Former President Jimmy Carter says he is ‘disheartened, saddened, and angry’ to see Georgia legislators advance voting restrictions

Jimmy carter
Jimmy Carter. AP Photo/John Bazemore
  • Former President Jimmy Carter said he was “disheartened” at proposed voting restrictions in Georgia.
  • Lawmakers have recently advanced bills to restrict absentee voting, among other changes.
  • Carter also called out mischaracterizations of a bipartisan report on elections he coauthored.
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Former President Jimmy Carter said in a Tuesday statement he was “disheartened, saddened, and angry” at many of the new voting restrictions being advanced by lawmakers in his home state of Georgia.

Republican legislators in the state are pushing for a slew of restrictions on voting in the state after Georgians voted to elect President Joe Biden in November and Democratic Sens. Raphael Warnock and Jon Ossoff in January.

Monday was “Crossover Day,” or the last day to determine which bills will be viable, in the Georgia legislative session set to end on March 31.

Georgia Public Broadcasting reported that about a dozen election-related bills, including two omnibus packages, one passed by each chamber, were still alive and could be passed and sent to the governor’s desk this session. While not all the bills restrict voting access, many proposals have drawn scrutiny and criticism from voting advocates.

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“Many of the proposed changes are reactions to allegations of fraud for which no evidence was produced – allegations that were, in fact, refuted through various audits, recounts, and other measures,” Carter said in his statement. “The proposed changes appear to be rooted in partisan interests, not in the interests of all Georgia voters.”

HB 531, the omnibus bill passed by the state House, would standardize early-voting dates and times statewide, requiring counties to hold Monday through Friday voting and one day of Saturday voting on one weekend. It would also give the option to hold either a day of Saturday or Sunday voting on one of the weekends.

Voting and civil-rights advocates say the limits on Sunday voting target African American voters, particularly the “Souls to the Polls” voting drives popular in Black communities.

The bill would also curb the secretary of state’s authority, ban “mobile-voting” buses, allow only one ballot drop box per county, narrow the window for voters to request mail ballots, give counties more flexibility in running early-voting locations to reduce long lines, and reduce the amount of time between general elections and runoffs.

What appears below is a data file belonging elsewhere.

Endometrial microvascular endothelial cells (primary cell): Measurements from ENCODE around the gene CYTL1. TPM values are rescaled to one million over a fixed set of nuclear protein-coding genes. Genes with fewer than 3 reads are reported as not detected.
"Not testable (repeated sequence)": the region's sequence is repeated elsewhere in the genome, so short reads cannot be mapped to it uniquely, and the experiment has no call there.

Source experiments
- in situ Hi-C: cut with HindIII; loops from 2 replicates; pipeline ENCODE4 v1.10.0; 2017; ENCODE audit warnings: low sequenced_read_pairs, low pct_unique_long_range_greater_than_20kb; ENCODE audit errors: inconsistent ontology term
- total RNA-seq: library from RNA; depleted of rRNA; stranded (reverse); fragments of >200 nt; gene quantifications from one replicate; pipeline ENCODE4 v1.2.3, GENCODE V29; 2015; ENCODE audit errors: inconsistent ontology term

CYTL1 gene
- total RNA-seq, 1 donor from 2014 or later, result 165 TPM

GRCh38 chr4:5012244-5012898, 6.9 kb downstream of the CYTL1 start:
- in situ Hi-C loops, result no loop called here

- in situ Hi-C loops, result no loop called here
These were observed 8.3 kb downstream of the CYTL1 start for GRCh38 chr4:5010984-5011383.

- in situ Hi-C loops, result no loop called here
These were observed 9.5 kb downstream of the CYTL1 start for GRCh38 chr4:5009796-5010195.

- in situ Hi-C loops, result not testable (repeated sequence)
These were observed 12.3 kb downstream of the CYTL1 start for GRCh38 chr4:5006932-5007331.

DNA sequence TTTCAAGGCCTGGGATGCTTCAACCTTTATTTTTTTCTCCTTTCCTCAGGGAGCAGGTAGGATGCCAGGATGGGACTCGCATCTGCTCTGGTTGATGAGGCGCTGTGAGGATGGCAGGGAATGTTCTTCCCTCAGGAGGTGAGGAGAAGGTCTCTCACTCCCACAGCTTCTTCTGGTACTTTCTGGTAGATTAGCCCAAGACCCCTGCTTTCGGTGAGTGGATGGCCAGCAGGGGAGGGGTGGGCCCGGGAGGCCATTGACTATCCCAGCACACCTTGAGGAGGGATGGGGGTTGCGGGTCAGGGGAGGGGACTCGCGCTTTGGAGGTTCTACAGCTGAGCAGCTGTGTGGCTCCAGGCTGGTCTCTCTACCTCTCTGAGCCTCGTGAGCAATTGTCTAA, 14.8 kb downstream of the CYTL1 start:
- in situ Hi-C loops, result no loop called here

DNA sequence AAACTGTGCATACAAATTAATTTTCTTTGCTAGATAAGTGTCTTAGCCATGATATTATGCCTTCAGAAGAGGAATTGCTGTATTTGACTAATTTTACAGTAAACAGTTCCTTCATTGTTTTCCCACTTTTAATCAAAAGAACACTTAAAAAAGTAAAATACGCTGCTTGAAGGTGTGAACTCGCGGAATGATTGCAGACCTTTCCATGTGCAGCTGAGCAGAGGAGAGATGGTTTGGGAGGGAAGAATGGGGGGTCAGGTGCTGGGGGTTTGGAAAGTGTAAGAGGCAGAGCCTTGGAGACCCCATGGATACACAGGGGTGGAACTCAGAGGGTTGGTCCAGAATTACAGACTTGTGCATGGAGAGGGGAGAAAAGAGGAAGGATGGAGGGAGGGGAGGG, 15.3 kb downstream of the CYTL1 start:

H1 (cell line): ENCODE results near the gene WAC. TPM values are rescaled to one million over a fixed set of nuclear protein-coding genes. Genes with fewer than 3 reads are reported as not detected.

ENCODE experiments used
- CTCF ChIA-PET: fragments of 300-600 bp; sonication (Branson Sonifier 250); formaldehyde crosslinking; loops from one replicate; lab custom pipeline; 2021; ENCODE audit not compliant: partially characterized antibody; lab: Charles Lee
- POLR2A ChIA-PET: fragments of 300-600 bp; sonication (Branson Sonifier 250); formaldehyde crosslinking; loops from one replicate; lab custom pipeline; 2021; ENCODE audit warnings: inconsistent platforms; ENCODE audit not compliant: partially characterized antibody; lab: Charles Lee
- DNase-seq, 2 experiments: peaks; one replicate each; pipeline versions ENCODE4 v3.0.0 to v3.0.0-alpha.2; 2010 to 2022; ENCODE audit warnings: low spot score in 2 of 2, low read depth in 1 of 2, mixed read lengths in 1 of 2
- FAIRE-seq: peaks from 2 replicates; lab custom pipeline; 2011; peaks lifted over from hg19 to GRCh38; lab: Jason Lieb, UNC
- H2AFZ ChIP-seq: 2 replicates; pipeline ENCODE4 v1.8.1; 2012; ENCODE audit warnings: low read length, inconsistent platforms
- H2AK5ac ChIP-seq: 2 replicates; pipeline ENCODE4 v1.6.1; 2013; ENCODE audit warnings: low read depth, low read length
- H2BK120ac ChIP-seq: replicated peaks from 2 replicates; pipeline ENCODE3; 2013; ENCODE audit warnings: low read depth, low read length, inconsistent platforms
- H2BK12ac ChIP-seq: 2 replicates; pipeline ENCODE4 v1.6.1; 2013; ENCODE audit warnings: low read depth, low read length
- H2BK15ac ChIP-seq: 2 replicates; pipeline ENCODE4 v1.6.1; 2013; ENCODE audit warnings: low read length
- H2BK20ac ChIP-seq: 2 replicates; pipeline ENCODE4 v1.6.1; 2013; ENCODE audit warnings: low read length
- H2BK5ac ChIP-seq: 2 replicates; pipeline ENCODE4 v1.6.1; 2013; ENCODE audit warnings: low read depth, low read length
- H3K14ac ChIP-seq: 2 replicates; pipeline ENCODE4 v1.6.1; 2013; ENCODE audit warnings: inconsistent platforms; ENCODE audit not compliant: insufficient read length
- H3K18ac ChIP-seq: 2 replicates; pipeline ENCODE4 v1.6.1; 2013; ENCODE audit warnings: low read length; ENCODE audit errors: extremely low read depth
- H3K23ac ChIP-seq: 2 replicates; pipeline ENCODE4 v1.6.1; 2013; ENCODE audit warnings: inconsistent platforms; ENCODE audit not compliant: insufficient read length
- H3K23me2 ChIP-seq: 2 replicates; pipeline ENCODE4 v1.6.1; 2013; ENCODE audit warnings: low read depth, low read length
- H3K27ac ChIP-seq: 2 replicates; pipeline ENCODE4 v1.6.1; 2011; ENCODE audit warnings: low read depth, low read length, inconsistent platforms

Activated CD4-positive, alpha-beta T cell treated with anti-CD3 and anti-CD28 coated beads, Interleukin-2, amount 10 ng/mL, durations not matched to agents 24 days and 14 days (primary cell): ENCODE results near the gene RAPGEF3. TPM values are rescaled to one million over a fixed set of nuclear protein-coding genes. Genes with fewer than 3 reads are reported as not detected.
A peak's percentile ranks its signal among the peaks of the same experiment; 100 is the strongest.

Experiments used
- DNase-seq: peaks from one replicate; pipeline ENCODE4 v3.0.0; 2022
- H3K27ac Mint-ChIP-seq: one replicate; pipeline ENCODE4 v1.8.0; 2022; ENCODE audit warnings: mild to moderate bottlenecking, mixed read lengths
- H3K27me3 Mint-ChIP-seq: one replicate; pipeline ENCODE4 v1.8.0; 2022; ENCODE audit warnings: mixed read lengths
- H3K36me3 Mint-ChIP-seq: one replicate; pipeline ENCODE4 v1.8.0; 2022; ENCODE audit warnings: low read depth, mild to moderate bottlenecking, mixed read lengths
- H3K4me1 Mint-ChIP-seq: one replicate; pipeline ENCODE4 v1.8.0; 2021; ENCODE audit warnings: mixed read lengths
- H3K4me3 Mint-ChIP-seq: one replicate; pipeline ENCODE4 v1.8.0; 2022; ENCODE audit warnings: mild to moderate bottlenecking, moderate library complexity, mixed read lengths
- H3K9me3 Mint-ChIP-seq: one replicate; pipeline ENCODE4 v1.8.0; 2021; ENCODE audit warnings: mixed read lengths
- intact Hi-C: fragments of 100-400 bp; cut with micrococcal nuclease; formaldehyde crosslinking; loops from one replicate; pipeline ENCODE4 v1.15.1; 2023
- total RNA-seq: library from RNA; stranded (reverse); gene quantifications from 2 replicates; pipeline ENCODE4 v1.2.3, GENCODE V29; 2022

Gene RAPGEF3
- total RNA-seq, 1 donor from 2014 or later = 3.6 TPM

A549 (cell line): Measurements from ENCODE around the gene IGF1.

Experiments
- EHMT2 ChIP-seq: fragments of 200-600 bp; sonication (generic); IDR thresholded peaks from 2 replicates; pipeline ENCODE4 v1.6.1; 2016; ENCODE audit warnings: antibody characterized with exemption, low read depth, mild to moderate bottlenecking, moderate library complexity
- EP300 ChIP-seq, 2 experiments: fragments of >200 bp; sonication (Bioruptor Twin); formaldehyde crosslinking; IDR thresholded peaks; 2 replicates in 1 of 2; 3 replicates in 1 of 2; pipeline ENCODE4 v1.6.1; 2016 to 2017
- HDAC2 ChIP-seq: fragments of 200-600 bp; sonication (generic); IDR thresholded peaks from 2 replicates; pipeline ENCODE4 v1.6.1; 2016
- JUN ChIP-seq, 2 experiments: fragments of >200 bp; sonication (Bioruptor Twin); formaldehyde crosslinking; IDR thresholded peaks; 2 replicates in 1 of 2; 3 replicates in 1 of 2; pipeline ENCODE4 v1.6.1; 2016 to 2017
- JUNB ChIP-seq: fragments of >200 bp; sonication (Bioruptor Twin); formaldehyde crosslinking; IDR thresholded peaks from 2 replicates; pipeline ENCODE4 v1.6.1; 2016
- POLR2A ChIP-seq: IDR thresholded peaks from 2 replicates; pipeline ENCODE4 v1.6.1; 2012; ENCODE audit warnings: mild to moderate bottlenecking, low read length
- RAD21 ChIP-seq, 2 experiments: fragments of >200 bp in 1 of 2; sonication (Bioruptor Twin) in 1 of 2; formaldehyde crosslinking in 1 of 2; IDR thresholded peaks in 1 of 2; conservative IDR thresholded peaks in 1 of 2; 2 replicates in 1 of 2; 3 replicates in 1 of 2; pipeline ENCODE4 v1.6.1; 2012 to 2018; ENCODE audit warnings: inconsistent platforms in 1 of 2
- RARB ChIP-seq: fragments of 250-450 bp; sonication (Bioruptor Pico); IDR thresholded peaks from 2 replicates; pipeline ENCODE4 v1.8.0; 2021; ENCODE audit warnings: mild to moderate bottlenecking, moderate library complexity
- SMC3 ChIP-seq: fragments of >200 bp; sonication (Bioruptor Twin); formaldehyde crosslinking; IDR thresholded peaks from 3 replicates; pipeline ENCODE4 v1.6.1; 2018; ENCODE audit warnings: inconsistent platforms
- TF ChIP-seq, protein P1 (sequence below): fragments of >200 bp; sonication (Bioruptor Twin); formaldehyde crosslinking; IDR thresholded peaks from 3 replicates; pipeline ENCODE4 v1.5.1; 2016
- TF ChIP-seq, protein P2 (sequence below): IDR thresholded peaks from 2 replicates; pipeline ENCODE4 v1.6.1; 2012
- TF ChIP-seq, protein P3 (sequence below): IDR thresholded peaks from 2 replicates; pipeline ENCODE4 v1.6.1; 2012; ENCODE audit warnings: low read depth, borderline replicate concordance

On Monday, the state Senate passed a more aggressive omnibus bill, SB 241, that would eliminate no-excuse mail voting in Georgia altogether and require identification to vote absentee.

GPB’s Stephen Fowler reported on Monday the Senate omnibus was unlikely to pass and be signed into law in its current form because of opposition to ending no-excuse mail voting from Gov. Brian Kemp, Lt. Gov. Geoff Duncan, and state House Speaker David Ralston.

In his post-presidency, Carter has served as an international observer for over 100 elections in dozens of countries and, in 2004, cochaired the bipartisan Commission on Federal Election Reform with former Secretary of State James Baker.

In his statement, Carter said he was “disappointed that advocates for these restrictive changes have repeatedly and selectively referenced” a 2005 report from the commission that he coauthored, which, among other things, concluded that “absentee ballots remain the largest source of potential voter fraud.”

Now, Carter said, times have changed.

“In the 16 years since the report’s release, vote-by-mail practices have progressed significantly as new technologies have been developed,” he said. “In light of these advances, I believe that voting by mail can be conducted in a manner that ensures election integrity.”

Election officials use a number of measures to ensure the integrity and authenticity of mail and absentee ballots, including affixing specific identifying information unique to the voter on ballots and envelopes, implementing online ballot-tracking systems, conducting signature verification on ballot envelopes, and, in some states, requiring witness signatures and copies of voters’ IDs with their ballots.

Since 2005, the increased adoption of electronic pollbooks and standardized statewide voting databases has allowed officials to keep more up-to-date records to prevent cases of double voting and other fraud.